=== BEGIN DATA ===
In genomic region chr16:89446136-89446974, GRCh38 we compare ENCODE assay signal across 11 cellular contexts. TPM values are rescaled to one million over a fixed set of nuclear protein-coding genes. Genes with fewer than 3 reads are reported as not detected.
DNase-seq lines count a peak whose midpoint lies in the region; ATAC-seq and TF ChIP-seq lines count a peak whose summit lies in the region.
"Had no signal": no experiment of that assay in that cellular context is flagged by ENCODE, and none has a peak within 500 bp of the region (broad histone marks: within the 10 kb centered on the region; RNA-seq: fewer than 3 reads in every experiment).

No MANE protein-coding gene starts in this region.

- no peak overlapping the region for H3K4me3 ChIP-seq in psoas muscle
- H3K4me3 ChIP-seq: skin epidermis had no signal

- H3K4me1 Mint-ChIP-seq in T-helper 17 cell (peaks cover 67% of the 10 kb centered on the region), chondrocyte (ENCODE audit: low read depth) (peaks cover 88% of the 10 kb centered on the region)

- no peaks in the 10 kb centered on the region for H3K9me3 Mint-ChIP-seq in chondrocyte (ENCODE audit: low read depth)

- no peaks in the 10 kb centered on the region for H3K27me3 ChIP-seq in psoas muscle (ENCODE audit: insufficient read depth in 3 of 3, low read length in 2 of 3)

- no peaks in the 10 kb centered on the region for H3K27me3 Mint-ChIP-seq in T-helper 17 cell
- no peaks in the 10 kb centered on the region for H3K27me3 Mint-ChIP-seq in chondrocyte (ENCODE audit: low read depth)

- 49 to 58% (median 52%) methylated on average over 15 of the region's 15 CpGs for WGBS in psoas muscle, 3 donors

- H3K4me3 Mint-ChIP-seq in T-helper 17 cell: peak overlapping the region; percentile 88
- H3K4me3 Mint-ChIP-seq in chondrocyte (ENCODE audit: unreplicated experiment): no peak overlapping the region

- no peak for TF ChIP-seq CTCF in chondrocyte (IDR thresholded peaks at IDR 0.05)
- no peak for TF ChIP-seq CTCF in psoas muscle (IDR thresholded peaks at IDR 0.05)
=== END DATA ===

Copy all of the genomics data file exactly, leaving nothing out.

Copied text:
In genomic region chr16:89446136-89446974, GRCh38 we compare ENCODE assay signal across 11 cellular contexts. TPM values are rescaled to one million over a fixed set of nuclear protein-coding genes. Genes with fewer than 3 reads are reported as not detected.
DNase-seq lines count a peak whose midpoint lies in the region; ATAC-seq and TF ChIP-seq lines count a peak whose summit lies in the region.
"Had no signal": no experiment of that assay in that cellular context is flagged by ENCODE, and none has a peak within 500 bp of the region (broad histone marks: within the 10 kb centered on the region; RNA-seq: fewer than 3 reads in every experiment).

No MANE protein-coding gene starts in this region.

- no peak overlapping the region for H3K4me3 ChIP-seq in psoas muscle
- H3K4me3 ChIP-seq: skin epidermis had no signal

- H3K4me1 Mint-ChIP-seq in T-helper 17 cell (peaks cover 67% of the 10 kb centered on the region), chondrocyte (ENCODE audit: low read depth) (peaks cover 88% of the 10 kb centered on the region)

- no peaks in the 10 kb centered on the region for H3K9me3 Mint-ChIP-seq in chondrocyte (ENCODE audit: low read depth)

- no peaks in the 10 kb centered on the region for H3K27me3 ChIP-seq in psoas muscle (ENCODE audit: insufficient read depth in 3 of 3, low read length in 2 of 3)

- no peaks in the 10 kb centered on the region for H3K27me3 Mint-ChIP-seq in T-helper 17 cell
- no peaks in the 10 kb centered on the region for H3K27me3 Mint-ChIP-seq in chondrocyte (ENCODE audit: low read depth)

- 49 to 58% (median 52%) methylated on average over 15 of the region's 15 CpGs for WGBS in psoas muscle, 3 donors

- H3K4me3 Mint-ChIP-seq in T-helper 17 cell: peak overlapping the region; percentile 88
- H3K4me3 Mint-ChIP-seq in chondrocyte (ENCODE audit: unreplicated experiment): no peak overlapping the region

- no peak for TF ChIP-seq CTCF in chondrocyte (IDR thresholded peaks at IDR 0.05)
- no peak for TF ChIP-seq CTCF in psoas muscle (IDR thresholded peaks at IDR 0.05)